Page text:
Saturday 5 September 2020

Skater XL

Welcome to our review of Skater XL, available on PC, PS4 and Xbox One, with Nintendo Switch port dropping soon. We’ll tell you everything you need to know before you play. 

Developed by Easy Day Studios, Skater XL boldly claims to be the “The Ultimate Skateboarding Game”. Strong words indeed, but after two years in early access, it’s definitely built a loyal fanbase of players who argue it blows ol’ Mr Hawk out of the water. Now in 2020, a fully-fledged PC and console release means the rest of us can see what all the fuss is. Is Skater XL an X Game, or is it more Jackass? Read on to find out…

Firstly, it has one of the most intuitive controls schemes of any skating game we’ve ever played. On a controller, the left stick controls your left foot, and the right stick your right foot. Not only does this give you unparalleled precision in your movement, but also unlimited variation. Much like with the real thing, you’ll never do the same move in quite the same way, and if you’re anything like us, you’ll spend plenty of time perfecting a move until you’ve got it just right. It’s easy to pick up, but very difficult to master.

And this fluidity extends to the structure of the game too. Although there is a challenge mode, most people will play Skater XL as a sandbox. There’s an undeniable emphasis on you to make your own objectives, trick lines and find your own enjoyment. It’s far removed from the more arcadey nature of the Tony Hawk Pro Skater series, and if you aren’t already familiar with the basics of skateboarding, you might struggle from the lack of handholding. However, if you’re looking for the most realistic simulation of what it’s like to pull off tricks, this is it.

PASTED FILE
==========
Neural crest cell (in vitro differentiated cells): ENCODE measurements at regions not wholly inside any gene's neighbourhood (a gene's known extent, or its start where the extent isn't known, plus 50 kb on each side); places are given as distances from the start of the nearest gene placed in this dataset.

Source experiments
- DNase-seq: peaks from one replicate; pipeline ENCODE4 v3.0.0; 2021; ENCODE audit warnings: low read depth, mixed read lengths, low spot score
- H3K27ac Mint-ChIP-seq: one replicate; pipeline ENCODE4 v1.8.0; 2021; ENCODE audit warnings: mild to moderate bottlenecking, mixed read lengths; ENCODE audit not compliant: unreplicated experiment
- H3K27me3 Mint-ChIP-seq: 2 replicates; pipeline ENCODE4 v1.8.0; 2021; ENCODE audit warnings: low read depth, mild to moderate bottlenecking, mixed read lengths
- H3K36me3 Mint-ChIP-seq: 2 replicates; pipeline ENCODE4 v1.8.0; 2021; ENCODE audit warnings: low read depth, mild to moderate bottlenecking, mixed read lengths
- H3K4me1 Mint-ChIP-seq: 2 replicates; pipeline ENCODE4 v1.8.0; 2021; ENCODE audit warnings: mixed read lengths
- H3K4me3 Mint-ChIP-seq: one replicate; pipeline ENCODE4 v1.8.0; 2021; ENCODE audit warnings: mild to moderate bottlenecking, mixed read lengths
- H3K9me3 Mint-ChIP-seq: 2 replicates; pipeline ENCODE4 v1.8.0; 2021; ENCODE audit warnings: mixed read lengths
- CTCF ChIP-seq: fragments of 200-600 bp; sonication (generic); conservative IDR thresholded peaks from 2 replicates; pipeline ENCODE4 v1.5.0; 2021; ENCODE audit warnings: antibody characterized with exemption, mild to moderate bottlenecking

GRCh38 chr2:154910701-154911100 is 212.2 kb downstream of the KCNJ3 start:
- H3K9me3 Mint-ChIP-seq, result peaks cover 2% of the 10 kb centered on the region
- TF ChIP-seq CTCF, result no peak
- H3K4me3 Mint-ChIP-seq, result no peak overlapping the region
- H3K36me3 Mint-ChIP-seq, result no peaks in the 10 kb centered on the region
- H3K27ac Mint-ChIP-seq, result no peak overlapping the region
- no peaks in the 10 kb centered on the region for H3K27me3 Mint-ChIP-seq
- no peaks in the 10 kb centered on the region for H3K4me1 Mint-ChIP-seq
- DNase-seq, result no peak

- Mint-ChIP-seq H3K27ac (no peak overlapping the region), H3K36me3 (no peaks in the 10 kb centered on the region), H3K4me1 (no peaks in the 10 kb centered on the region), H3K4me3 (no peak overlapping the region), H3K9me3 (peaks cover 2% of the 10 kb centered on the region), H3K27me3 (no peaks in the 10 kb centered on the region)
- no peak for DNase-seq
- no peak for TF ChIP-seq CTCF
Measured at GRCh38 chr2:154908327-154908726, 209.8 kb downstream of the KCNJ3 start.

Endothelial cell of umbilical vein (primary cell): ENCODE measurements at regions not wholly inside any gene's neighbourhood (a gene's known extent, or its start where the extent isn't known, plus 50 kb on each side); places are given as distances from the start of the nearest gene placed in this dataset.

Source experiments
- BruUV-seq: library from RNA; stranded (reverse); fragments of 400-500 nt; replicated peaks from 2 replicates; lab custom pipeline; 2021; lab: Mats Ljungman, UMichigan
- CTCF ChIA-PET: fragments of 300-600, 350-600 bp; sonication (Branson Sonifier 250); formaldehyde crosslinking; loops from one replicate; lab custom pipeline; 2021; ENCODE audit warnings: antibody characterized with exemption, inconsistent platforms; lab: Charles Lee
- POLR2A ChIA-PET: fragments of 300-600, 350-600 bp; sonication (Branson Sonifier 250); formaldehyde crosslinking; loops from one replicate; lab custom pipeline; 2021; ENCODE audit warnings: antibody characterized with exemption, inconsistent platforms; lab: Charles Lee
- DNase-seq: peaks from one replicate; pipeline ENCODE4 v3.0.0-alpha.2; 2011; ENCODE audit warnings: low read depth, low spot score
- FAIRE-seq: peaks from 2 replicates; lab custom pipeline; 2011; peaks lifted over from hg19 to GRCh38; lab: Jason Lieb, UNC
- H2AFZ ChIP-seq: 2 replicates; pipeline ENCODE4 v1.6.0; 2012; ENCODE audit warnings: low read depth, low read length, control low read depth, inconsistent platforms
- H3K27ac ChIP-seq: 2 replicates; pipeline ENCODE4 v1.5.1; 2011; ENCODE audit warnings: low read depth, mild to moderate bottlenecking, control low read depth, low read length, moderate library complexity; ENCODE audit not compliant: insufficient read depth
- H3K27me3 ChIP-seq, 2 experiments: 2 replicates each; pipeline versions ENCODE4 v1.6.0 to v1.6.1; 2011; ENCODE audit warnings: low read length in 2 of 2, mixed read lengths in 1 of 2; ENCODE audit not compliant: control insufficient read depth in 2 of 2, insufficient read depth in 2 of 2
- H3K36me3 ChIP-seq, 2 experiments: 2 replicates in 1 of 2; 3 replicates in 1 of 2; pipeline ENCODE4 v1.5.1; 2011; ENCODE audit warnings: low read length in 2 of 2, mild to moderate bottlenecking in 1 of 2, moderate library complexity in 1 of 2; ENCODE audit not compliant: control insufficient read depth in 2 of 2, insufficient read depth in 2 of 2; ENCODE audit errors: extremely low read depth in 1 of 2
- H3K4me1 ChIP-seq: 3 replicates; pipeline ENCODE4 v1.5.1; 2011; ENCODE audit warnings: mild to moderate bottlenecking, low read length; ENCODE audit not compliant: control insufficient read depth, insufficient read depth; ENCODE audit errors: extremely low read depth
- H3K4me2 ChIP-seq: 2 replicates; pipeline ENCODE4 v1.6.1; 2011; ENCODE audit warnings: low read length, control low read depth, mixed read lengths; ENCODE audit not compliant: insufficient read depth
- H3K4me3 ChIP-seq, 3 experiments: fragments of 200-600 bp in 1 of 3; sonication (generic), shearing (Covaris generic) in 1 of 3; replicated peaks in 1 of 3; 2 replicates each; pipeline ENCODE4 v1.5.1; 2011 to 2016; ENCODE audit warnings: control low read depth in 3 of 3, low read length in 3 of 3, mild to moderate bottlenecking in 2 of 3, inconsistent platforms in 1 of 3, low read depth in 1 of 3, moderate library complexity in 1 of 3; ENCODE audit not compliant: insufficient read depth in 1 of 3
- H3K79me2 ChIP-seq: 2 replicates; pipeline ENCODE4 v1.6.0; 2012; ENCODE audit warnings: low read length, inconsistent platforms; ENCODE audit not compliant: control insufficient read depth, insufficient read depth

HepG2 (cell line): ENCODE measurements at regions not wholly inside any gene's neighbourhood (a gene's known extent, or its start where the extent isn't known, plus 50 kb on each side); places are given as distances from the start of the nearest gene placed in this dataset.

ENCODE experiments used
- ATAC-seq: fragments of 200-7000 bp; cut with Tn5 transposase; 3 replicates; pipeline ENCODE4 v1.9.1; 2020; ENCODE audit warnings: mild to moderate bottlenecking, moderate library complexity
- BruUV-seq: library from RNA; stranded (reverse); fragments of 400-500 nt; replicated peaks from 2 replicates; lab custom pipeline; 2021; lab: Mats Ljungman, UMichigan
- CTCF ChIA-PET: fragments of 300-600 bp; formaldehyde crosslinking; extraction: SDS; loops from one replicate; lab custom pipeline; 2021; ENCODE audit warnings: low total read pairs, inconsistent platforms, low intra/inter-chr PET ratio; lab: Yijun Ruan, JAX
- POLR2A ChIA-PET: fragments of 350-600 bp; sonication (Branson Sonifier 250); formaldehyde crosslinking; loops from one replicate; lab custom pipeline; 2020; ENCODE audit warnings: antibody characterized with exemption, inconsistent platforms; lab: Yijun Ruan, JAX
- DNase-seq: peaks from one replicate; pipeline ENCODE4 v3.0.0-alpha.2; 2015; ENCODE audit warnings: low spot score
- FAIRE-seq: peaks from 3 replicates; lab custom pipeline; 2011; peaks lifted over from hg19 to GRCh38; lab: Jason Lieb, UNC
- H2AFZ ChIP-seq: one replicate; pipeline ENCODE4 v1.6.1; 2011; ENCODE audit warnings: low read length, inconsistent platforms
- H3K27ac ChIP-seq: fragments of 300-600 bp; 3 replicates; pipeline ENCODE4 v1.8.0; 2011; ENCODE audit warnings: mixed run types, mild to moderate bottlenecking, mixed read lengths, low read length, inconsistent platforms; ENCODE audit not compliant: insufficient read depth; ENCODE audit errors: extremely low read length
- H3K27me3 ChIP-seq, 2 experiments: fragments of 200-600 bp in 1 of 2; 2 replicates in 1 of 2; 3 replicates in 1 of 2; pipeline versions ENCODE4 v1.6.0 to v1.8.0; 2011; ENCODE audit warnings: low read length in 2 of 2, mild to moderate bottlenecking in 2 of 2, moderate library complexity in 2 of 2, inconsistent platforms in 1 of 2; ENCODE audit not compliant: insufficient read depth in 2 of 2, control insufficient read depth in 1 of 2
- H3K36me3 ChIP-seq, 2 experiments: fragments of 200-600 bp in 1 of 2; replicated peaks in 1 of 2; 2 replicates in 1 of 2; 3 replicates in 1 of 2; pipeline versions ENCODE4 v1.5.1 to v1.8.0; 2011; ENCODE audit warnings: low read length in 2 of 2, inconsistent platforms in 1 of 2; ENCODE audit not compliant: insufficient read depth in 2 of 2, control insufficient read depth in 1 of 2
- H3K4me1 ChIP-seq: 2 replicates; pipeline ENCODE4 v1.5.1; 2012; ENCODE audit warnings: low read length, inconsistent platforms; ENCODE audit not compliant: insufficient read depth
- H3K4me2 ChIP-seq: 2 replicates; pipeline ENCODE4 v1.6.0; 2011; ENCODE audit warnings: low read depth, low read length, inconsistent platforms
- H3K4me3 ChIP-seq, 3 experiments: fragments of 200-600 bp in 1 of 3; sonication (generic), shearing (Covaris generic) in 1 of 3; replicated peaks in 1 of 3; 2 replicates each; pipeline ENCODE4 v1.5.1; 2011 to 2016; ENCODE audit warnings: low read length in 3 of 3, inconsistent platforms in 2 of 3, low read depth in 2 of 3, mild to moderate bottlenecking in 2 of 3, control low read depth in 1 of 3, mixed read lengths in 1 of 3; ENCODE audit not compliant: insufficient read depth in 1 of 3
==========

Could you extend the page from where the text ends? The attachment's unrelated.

That’s why it’s so disappointing that this realism doesn’t extend to the rest of the game. It’s pretty glitchy throughout, and that early access funk is still very much lingering. In our playtest, we glitched through the floor when cruising, and clipped through walls and cars when we bailed on tricks. Although it doesn’t necessarily affect the hands-on experience, it makes everything feel pretty amateurish, and harder to justify the price tag.

What is less forgivable is how difficult grinds are, compared to literally every other trick in the game. Within a few hours of playing, we could land a 900 pretty easily, but still struggled to keep on a rail for more than a second. This imbalance in difficulty is the only time the execution of tricks didn’t feel authentic, and the imbalance in difficulty was enough to evoke controller-smashing rage at times. But then we’d land a sweet heelflip, fist pump the air and all would be well again.

To wrap up, Skater XL is a game of extremes. When it’s bad, it’s really bad and feels more like a broken student project as opposed to a 1.0 release. But when it’s good, it’s the most unparalleled virtual skating experience we’ve ever come across. The freedom it allows you is just a joy, and the satisfaction when you finally pull off a trick is second to none. 

To any skaters or anyone interested in skating, this is an easy recommendation. But to anyone a little more casual, we’d suggest waiting for the remaster of Tony Hawk Pro Skater 1 & 2 dropping later this year.

Tom Baker

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